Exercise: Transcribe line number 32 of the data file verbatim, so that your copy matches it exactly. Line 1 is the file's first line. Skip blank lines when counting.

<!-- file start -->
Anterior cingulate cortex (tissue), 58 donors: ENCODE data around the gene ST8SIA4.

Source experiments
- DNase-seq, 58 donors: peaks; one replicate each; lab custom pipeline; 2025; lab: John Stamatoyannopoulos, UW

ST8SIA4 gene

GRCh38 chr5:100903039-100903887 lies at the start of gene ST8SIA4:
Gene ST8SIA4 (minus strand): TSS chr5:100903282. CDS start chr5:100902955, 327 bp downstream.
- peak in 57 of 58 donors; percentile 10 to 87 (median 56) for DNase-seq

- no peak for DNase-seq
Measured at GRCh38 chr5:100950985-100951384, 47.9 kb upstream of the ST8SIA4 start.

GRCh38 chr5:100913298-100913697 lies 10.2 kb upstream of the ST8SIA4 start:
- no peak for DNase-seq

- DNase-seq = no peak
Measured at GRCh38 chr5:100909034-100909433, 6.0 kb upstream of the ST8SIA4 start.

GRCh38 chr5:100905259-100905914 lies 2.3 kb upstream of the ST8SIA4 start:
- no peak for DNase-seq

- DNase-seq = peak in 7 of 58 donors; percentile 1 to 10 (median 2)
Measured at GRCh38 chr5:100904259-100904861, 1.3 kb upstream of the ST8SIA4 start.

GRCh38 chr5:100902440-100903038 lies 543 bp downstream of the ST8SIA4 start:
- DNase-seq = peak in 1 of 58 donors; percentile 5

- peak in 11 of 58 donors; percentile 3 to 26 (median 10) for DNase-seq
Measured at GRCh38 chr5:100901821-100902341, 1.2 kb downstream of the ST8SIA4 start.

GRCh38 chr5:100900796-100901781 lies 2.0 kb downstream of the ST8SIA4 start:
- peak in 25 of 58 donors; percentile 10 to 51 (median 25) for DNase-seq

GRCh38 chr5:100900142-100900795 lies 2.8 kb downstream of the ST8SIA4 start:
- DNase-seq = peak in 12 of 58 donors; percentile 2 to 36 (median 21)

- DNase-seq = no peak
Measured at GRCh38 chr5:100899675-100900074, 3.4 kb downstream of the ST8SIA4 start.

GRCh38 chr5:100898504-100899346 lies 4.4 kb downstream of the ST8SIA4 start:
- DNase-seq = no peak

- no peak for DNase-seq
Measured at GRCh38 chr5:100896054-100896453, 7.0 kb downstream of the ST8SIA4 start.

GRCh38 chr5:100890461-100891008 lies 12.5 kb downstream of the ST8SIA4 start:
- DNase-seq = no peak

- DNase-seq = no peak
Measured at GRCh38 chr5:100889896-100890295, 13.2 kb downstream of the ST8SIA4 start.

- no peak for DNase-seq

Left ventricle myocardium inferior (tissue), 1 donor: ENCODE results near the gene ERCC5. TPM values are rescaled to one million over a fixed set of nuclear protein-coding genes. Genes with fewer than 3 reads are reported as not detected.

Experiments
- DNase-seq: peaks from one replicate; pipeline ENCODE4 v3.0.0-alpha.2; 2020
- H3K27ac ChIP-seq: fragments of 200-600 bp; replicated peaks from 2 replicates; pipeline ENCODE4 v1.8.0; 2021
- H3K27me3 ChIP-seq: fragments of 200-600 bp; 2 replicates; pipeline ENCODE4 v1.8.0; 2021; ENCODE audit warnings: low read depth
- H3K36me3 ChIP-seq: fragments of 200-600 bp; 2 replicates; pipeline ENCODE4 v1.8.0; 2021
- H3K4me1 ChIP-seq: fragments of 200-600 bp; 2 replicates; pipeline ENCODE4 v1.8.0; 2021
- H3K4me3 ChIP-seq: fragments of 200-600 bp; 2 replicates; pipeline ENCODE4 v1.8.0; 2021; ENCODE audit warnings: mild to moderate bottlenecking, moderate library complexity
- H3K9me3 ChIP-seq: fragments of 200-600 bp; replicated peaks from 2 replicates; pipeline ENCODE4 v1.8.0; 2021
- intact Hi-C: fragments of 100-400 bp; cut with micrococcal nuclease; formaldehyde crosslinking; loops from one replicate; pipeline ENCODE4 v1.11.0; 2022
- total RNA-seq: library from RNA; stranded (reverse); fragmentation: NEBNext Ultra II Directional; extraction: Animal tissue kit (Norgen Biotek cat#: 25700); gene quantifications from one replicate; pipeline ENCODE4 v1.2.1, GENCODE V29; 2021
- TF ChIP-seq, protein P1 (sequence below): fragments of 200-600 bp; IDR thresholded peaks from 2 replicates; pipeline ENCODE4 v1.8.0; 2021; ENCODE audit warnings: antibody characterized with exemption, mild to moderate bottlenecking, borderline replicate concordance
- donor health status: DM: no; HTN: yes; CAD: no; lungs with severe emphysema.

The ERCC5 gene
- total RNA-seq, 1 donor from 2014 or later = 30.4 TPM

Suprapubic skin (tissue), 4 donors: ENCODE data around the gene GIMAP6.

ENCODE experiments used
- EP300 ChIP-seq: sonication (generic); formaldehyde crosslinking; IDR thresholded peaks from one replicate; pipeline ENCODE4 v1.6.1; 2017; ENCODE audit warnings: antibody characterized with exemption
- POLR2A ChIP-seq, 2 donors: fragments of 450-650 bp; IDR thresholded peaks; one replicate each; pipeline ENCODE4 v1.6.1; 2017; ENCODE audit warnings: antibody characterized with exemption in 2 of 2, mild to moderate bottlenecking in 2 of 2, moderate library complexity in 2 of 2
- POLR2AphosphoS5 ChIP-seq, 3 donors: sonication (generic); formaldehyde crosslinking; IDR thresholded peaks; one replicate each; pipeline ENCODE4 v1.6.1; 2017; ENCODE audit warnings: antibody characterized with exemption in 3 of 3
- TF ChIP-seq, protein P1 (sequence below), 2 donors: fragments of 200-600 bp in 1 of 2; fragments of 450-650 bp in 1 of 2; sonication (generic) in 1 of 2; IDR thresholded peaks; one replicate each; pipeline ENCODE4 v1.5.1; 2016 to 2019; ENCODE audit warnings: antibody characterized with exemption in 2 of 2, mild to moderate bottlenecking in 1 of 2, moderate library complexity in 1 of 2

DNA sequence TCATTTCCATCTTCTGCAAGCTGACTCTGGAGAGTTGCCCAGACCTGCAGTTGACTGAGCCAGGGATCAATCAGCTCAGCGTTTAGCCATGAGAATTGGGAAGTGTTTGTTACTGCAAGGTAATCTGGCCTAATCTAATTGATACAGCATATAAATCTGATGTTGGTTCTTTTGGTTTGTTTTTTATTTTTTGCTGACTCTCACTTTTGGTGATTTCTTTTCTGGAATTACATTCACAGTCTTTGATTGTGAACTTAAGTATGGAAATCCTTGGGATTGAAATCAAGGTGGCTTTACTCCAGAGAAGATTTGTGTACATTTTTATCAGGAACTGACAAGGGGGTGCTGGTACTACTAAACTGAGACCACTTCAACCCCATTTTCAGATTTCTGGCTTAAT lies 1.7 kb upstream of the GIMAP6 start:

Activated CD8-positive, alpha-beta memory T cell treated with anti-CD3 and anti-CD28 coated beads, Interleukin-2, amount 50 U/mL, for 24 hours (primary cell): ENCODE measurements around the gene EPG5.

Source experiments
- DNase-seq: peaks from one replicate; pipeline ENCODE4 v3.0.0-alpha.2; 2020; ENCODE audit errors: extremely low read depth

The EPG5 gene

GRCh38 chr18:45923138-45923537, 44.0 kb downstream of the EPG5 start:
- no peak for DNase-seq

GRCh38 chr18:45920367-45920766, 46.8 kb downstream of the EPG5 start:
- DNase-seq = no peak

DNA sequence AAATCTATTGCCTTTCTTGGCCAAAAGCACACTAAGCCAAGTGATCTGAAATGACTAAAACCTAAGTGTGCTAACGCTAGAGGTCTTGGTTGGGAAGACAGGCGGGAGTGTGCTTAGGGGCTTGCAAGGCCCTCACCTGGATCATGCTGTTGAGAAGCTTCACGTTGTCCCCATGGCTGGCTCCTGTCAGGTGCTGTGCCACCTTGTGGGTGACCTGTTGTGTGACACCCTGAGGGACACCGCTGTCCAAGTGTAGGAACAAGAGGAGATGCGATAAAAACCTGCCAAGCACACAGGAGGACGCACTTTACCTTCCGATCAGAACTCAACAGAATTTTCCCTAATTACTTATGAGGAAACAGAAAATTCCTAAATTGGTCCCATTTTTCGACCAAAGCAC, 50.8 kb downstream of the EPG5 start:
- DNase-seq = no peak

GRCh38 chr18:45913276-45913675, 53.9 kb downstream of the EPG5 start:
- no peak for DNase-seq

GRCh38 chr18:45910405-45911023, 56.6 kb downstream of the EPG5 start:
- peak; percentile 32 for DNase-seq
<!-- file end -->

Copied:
GRCh38 chr5:100890461-100891008 lies 12.5 kb downstream of the ST8SIA4 start: